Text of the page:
Weekly Posting of the Conservative Cow Doctor


  A Patriotic Look at the Cold      

What is the coldest you have been?  For me, it was 1994 when early snows triggered an enormous Yellowstone Park, elk migration.  It was difficult to get skunked that hunting season, but I managed to do so until just before Thanksgiving.  Tom, Rob and I were in the saddle all day before spotting a lone rag-horn bull on Sheep Mountain.  We plopped our backsides into the waist deep snow and began launching rounds across the canyon. Sadly, the bull dropped.  Our celebration was short, as when we rode off the trail we discovered the snow far too deep for horses.  With daylight disappearing as fast as the temperature was dropping, we began a single file climb up the steep mountainside.  The exertion made Rob think he might be having a heart attack so he dropped to the drags; a blessing not apparent for four hours.  Tom and I alternated breaking trail and we reached our prize about dark.   

After a quick field dress, we tobogganed the elk down the steep mountainside to our horses.  We were cold, sweat-soaked, exhausted and still two hours from the pickup.  Were I smart, I would have built a fire and dried out.  I was not.  I placed my lariat around the bull’s antlers, dallied up and charged down the trail.  It was well below zero when we finally reached the pickup and after loading the horses and elk, I began shivering uncontrollably.  Fortunately, Rob was able to drive, so I laid on the floorboards and hugged the heater vent for the three hour drive home.  Apparently, it wasn’t my time.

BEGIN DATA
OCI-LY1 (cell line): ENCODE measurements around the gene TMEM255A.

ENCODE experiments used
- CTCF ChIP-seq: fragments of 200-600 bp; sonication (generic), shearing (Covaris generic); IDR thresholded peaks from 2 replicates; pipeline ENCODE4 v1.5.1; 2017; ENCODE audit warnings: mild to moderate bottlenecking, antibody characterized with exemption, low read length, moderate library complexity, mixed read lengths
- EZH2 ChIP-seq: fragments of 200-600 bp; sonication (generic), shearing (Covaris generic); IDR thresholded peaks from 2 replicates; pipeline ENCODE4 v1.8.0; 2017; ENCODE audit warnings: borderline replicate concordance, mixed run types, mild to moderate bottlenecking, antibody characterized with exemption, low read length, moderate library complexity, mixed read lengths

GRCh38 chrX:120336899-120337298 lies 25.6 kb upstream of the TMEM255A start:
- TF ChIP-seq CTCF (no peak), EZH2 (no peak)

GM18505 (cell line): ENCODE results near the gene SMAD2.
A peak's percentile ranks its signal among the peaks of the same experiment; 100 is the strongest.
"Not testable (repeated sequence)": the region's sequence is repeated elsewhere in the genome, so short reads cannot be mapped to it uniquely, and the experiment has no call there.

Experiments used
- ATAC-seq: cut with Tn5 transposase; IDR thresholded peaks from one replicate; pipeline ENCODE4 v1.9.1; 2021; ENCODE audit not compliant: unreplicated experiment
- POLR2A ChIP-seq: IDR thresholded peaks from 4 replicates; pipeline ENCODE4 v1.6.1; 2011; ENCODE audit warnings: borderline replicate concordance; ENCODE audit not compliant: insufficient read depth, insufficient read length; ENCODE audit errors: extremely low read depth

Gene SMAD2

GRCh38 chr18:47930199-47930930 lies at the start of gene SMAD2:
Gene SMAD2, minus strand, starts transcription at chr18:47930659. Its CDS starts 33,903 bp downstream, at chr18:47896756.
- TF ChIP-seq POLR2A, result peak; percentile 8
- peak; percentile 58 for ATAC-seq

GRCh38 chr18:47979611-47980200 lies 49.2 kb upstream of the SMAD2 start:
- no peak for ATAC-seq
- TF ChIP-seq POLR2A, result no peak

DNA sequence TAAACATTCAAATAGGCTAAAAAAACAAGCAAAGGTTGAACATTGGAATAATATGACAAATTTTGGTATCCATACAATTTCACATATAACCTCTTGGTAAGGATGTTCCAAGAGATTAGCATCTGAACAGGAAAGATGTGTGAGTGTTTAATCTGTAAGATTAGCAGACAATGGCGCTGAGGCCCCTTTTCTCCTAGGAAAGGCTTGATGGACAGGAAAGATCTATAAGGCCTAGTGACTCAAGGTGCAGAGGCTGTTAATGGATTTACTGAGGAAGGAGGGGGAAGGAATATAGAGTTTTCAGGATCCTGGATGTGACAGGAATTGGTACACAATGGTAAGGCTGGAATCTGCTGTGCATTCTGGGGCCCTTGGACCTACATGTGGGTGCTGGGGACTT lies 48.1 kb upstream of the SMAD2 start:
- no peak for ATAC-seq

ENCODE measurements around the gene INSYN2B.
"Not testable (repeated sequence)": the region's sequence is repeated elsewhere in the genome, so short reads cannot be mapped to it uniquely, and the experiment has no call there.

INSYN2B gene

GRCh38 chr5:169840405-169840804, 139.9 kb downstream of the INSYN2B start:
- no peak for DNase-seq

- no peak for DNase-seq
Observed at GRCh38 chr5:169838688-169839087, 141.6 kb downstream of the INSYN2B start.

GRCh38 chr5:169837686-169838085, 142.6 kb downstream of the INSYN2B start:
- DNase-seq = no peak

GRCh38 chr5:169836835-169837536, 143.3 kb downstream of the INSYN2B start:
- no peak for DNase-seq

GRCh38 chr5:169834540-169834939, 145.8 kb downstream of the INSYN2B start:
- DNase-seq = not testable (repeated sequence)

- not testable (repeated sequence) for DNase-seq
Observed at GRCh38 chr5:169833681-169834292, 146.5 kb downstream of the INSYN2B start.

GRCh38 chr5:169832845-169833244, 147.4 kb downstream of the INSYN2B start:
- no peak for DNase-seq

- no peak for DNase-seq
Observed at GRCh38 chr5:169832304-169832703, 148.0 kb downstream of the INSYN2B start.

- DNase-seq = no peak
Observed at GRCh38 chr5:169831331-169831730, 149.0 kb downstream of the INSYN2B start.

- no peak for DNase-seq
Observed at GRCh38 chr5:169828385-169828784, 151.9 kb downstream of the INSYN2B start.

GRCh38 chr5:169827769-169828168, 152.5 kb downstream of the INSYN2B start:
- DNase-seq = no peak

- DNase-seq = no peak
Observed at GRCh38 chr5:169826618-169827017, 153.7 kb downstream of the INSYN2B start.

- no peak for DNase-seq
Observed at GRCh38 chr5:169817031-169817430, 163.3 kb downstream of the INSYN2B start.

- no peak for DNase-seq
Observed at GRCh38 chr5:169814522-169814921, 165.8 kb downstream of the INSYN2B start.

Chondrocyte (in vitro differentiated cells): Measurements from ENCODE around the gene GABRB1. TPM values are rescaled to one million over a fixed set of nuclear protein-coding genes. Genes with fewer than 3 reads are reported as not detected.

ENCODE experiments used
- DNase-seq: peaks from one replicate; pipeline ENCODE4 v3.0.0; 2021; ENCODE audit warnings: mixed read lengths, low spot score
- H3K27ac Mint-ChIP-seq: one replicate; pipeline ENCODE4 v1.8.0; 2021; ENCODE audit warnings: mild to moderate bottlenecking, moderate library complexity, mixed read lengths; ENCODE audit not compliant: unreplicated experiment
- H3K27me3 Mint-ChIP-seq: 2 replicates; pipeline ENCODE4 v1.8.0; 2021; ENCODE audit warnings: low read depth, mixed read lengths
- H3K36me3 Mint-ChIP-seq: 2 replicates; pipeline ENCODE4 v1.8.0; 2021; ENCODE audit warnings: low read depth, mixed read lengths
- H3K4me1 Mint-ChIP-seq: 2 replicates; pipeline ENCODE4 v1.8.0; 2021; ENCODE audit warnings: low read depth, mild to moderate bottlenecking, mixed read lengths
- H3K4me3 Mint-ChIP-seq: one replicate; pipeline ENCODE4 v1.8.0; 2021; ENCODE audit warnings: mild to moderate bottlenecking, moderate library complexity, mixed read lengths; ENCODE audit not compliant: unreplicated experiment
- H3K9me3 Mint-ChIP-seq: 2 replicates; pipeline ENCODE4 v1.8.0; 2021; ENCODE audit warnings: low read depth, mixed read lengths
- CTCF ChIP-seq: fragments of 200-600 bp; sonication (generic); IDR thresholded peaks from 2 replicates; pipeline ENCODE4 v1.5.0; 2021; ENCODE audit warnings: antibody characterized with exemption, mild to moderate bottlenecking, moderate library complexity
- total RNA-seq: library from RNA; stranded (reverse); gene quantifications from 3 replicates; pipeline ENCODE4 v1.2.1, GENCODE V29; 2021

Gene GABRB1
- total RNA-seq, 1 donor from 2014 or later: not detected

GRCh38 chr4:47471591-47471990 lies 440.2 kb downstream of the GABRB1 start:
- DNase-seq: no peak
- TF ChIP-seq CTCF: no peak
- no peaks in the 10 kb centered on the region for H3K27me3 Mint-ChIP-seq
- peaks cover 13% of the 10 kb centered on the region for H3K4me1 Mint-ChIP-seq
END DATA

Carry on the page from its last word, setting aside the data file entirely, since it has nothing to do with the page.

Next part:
Hypothermia is a killer as proven by the two patriots who succumbed to the elements on December 25th, 1776.  After four months, death, desertion and disease had withered George Washington’s Continental Army to 3,000 from a high of 27,000 in August.  One-third of these starving forces had no boots, so wrapped their feet in burlap and rope to battle the snow.  Driven by a passion for liberty, this rag-tag group of patriots crossed the Delaware River in a Christmas blizzard and marched 10 miles to Trenton to defeat the Hessians.  Washington’s only fatalities were the two soldiers who succumbed after crossing the river. They were starving, exhausted and his Excellency encouraged them to “Keep moving!  Stay with your officers.”  They collapsed on the frozen ground to never rise again and this brings me to my point. 

Think of those two minutemen when you slide your chair to the table for Christmas dinner.  We are nation of freedom, founded by patriots who sacrificed their lives for a dream—the dream called America.  Never forget that.  



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